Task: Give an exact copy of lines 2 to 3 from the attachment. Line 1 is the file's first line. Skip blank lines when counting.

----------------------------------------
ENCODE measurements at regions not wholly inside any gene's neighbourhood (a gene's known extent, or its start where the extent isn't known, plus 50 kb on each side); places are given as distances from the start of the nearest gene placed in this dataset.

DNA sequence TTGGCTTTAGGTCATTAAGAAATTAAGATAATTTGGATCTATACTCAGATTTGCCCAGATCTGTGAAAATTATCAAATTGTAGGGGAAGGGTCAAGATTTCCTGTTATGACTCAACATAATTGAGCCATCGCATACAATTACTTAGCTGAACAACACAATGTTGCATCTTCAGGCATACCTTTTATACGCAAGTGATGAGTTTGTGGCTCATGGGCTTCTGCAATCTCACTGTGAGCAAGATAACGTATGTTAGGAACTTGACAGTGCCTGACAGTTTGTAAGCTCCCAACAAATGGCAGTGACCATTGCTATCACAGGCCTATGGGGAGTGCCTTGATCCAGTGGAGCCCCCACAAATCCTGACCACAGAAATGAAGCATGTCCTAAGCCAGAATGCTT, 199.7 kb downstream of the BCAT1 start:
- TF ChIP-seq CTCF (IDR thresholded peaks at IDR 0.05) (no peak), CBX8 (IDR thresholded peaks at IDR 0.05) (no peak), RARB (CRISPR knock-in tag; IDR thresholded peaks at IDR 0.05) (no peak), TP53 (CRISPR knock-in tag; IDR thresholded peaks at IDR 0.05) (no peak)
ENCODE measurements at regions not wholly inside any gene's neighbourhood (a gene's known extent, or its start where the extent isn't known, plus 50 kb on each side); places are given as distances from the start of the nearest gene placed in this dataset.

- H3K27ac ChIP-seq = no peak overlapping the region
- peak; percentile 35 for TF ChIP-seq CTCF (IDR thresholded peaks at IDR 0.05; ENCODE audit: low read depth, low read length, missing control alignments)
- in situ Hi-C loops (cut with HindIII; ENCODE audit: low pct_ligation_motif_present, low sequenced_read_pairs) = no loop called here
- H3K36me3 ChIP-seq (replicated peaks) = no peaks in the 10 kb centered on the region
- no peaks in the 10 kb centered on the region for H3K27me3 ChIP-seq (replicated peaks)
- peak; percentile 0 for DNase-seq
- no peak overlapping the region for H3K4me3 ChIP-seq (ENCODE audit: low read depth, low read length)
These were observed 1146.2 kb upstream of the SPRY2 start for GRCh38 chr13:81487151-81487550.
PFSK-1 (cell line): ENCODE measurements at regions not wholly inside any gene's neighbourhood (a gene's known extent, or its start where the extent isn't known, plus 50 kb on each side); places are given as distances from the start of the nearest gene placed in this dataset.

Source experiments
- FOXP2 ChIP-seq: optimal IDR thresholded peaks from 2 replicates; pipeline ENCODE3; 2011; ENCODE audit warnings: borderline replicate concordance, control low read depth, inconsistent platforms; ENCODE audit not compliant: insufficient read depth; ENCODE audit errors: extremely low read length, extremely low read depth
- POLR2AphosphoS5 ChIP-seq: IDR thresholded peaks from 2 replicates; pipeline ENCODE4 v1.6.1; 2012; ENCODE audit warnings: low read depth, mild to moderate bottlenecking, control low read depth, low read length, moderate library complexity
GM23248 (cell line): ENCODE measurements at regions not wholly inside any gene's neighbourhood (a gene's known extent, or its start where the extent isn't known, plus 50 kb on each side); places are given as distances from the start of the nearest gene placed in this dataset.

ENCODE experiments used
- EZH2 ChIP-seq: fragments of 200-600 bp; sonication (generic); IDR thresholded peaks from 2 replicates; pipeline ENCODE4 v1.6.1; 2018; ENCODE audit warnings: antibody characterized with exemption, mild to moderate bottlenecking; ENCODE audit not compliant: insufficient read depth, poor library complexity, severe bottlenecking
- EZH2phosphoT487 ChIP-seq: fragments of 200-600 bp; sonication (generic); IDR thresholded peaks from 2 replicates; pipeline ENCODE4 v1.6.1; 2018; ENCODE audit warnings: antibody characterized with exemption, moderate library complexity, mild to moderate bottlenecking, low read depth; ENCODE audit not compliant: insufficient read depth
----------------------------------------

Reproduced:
DNA sequence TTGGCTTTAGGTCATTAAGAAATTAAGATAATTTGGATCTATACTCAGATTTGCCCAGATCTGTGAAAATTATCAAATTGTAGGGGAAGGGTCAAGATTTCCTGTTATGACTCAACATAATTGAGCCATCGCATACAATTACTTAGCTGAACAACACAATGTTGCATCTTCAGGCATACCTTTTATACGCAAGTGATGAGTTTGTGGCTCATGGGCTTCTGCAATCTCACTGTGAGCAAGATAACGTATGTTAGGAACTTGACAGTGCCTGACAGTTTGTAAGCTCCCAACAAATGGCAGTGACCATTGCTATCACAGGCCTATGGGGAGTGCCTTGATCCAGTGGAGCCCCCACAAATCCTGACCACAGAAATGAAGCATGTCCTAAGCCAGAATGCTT, 199.7 kb downstream of the BCAT1 start:
- TF ChIP-seq CTCF (IDR thresholded peaks at IDR 0.05) (no peak), CBX8 (IDR thresholded peaks at IDR 0.05) (no peak), RARB (CRISPR knock-in tag; IDR thresholded peaks at IDR 0.05) (no peak), TP53 (CRISPR knock-in tag; IDR thresholded peaks at IDR 0.05) (no peak)